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US Federal Reserve: 881101StaffState

US Federal Reserve: 881101StaffState

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Published by: The Fed on Jan 23, 2008
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06/14/2009

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APPENDIX
 
RICVARD
PORTER
11/1/88
INTRODUCTION
This briefing summarizes
the
memorandum sent
to
you
last
week concerning the long-run relationship
between
M2
and prices.Chairman Greenspan asked us to evaluate
M2
asan indicator of longer-run inflation
trends,
suggesting aframework
based
on
the
concept
of
M2
per
unit
of
potentialreal output.Your first exhibit reviews the
key
concepts andrelationships that
we
have drawn upon in implementing
this
idea.
The top panel of
the
exhibit displays
the
quantityequation
MV
=
PQ
which
states that the stock of money
M
times
its
income velocity,
V,
equals the product of prices,
P,
and real output,
Q.
If
weconsider
a long-run situation
where
velocity
may
be
presumed to have
settled
down
to
an
equilibrium
level
V*
and
real
output
is
at
its
potentiallevel identified as
Q*,
the quantity equation can
be
rearranged to determine
the
long-run price level towardwhich actual prices are headed, for
any
given level of
the
money
stock.
This long-run price concept, which
we
call
P*,
is
defined formally
in
the second panel of
the
table.
The
equation states
that,
in
the
long run, prices
will
be
proportional to the money stock
per
unit of potential real
GNP,
with
the
proportionality constant given
by
V*.
From the quantity equation for actual prices and
the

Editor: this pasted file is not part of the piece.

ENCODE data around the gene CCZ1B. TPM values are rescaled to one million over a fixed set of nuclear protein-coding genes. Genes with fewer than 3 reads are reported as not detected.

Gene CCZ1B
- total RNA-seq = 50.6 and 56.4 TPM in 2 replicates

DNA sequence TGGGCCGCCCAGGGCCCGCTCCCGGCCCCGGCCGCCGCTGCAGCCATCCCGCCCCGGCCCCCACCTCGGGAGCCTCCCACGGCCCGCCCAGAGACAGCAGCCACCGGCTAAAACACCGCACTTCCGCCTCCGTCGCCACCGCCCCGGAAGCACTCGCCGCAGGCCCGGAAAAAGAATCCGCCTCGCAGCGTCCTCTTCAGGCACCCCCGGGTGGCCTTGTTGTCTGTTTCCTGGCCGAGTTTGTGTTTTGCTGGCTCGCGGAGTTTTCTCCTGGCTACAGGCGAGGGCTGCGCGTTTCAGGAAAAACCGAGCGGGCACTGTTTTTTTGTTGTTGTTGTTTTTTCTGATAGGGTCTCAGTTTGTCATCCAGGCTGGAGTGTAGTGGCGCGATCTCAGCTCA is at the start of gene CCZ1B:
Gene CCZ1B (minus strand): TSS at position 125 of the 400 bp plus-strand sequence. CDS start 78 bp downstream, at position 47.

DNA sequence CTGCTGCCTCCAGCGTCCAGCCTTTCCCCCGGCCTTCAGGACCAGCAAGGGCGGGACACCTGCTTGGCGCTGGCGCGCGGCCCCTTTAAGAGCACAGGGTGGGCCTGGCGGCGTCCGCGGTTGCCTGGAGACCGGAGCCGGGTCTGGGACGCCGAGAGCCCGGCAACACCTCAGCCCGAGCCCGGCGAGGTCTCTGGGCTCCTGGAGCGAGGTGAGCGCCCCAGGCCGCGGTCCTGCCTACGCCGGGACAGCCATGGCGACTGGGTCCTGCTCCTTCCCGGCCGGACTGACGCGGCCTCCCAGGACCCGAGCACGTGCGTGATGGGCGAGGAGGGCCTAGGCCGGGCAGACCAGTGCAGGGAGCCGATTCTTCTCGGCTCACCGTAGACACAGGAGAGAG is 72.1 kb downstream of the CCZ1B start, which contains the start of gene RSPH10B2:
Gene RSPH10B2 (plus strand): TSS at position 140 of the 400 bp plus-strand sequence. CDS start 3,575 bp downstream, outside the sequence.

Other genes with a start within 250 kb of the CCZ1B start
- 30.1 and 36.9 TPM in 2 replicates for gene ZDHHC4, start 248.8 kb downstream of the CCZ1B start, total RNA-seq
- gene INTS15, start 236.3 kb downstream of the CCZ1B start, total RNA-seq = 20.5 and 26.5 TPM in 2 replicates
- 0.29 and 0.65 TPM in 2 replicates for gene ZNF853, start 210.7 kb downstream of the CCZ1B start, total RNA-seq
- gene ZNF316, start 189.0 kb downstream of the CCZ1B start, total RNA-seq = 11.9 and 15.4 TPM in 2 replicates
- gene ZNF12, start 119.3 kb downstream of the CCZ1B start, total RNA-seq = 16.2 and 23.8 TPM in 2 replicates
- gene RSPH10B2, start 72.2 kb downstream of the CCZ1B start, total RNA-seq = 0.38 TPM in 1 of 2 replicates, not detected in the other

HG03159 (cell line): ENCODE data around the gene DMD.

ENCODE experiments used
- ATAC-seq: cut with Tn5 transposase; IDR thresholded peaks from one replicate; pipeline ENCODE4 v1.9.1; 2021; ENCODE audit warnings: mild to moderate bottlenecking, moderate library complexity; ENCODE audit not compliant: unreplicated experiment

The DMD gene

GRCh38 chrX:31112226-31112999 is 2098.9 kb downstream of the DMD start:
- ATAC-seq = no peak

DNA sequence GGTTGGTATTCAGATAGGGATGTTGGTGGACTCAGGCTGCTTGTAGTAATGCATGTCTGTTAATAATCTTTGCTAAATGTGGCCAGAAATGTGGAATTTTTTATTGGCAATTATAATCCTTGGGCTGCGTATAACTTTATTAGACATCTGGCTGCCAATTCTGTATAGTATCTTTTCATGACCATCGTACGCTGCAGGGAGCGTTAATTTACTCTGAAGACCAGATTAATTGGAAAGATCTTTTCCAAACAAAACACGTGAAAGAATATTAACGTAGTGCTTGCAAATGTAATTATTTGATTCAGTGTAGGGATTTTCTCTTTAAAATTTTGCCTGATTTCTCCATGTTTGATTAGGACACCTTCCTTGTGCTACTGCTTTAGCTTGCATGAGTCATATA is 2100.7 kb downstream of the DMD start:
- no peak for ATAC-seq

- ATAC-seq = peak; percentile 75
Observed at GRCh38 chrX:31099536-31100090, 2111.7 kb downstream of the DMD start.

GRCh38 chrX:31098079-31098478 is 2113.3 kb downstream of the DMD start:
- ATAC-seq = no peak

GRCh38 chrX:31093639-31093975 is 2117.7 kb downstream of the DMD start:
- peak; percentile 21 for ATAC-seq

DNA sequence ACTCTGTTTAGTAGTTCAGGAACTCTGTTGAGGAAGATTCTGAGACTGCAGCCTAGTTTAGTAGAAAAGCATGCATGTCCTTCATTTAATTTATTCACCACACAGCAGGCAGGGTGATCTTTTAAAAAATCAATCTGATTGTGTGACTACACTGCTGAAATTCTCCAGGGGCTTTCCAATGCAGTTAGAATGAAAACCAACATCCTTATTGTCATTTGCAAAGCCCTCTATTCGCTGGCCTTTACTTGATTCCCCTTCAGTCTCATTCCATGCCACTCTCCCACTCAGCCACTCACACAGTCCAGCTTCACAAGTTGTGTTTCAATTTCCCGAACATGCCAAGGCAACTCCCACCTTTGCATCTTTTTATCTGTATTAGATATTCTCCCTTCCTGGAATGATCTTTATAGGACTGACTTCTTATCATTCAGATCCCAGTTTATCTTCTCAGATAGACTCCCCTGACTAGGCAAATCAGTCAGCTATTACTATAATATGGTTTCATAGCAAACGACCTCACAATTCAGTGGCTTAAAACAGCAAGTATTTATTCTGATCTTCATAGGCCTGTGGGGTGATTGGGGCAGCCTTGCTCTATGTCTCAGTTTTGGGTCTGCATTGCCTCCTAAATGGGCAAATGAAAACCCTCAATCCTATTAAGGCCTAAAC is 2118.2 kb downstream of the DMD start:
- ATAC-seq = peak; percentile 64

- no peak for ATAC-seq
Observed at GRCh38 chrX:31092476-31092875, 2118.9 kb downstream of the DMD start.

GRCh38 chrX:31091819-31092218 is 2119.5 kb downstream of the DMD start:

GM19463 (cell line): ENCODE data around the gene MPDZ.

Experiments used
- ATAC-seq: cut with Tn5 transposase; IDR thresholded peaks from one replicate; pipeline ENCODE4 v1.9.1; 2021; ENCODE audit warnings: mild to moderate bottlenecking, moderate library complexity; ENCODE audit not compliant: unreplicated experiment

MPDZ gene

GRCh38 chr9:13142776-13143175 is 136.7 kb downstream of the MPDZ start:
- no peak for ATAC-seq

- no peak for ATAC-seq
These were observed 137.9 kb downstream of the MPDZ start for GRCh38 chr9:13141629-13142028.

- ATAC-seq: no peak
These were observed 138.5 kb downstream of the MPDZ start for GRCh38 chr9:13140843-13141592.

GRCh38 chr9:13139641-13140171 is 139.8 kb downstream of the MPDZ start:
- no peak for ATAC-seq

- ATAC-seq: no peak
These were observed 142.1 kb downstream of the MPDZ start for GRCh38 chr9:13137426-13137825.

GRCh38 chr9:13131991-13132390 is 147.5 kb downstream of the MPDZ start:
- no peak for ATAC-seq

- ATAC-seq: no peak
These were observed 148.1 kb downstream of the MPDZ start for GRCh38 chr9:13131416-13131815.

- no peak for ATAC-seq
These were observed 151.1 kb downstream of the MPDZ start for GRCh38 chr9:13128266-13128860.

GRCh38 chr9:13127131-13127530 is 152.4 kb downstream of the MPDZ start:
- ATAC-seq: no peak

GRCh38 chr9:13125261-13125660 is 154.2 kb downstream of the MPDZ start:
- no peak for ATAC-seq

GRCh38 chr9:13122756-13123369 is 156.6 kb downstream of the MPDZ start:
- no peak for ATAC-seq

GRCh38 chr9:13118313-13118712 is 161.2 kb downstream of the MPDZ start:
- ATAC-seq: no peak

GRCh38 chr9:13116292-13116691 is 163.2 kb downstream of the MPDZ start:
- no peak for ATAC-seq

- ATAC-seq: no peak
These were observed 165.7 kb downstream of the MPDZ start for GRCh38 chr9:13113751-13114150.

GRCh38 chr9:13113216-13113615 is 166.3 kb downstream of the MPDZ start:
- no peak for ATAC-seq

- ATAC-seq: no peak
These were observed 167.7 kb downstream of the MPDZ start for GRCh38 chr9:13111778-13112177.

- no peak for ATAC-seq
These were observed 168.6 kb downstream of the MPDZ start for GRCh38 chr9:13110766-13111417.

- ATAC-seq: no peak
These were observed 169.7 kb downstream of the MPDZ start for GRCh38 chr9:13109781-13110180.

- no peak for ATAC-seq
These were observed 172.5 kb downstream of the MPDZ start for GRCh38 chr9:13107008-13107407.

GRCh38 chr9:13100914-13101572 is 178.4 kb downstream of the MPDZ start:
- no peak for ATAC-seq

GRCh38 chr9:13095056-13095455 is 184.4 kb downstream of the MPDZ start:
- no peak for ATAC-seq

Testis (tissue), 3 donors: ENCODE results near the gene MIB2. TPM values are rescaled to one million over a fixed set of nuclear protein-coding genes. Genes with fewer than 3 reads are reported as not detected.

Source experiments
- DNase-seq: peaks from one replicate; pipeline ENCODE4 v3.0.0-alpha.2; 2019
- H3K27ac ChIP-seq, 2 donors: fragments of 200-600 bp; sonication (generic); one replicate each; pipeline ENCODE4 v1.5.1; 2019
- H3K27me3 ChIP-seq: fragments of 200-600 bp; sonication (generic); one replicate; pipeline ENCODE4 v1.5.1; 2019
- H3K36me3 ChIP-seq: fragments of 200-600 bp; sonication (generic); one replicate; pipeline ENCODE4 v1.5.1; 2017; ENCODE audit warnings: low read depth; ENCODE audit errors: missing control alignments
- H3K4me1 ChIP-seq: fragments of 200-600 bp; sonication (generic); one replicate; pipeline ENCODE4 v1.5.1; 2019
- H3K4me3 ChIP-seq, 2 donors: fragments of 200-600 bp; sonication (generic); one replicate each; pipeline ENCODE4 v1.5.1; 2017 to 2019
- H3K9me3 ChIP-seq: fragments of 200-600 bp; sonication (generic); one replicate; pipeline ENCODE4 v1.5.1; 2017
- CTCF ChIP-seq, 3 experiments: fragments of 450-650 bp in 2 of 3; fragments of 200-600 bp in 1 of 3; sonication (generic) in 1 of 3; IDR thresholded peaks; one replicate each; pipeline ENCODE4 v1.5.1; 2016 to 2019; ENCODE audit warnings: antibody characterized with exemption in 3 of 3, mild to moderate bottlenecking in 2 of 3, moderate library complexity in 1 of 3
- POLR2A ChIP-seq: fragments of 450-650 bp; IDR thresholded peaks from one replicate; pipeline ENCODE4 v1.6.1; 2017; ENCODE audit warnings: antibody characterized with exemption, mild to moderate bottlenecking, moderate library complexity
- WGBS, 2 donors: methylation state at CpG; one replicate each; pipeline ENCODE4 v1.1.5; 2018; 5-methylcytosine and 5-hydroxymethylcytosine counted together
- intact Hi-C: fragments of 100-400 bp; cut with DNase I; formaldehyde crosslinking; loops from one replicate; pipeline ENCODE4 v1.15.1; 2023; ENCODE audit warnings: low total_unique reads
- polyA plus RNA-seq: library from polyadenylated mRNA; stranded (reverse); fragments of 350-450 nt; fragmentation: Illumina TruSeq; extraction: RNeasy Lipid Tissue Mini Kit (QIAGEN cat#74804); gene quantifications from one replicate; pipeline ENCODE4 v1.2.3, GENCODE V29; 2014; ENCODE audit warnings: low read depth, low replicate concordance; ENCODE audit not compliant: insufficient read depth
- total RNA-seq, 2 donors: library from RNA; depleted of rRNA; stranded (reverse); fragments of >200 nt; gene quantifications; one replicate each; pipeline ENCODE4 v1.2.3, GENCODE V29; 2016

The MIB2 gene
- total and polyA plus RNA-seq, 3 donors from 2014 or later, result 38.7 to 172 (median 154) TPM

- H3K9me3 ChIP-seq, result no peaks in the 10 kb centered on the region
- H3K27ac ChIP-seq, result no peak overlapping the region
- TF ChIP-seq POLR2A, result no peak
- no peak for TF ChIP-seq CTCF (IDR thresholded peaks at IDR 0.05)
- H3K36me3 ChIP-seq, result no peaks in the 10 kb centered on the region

equation for
P*,
we
can derive
an
identity for the gapbetween actual and long-run price levels from the difference
 
-2-
between equation
(1)
and equation
(2).
Specifically, thethird equation in the bottom panel of the first exhibitstates that for the logarithms of the variables,the yapbetween
P
and
P*
is equal to the
8um
of the output gap, thedifference between potential real output
Q*
and current realoutput, and the velocity gap, the difference between thecurrent value of velocity and its long-run value
V*.
If,for example, prices were below their long-run level, thissituation would be consistent with the economy running abovecapacity and/or velocity below its trend.
As
a result,prices would then be expected to rise to reach their
equilibrium level.
Finally, the separate terms on the right hand side
of this equation can be identified with different views of
the inflation process.
The output gap is commonly
associated with
the
expectations-augmentedPhillips curve,while the velocity gap, has more of
a
pure monetaristorientation.
To
implement
P*
empirically we need to select a
monetary aggregate with a long-run velocity
level
that can
be readily determined. Based on the long-run stability of
M2
velocity,
V2,
shown in exhibit
2,
it appears to be much
easier to specify a long-run velocity estimate for this
aggregate than for any other aggregate. While
VZ
is
sensitive to the movements in its opportunity cost,
flexibility in
M2
deposit rates tends to stabilize these

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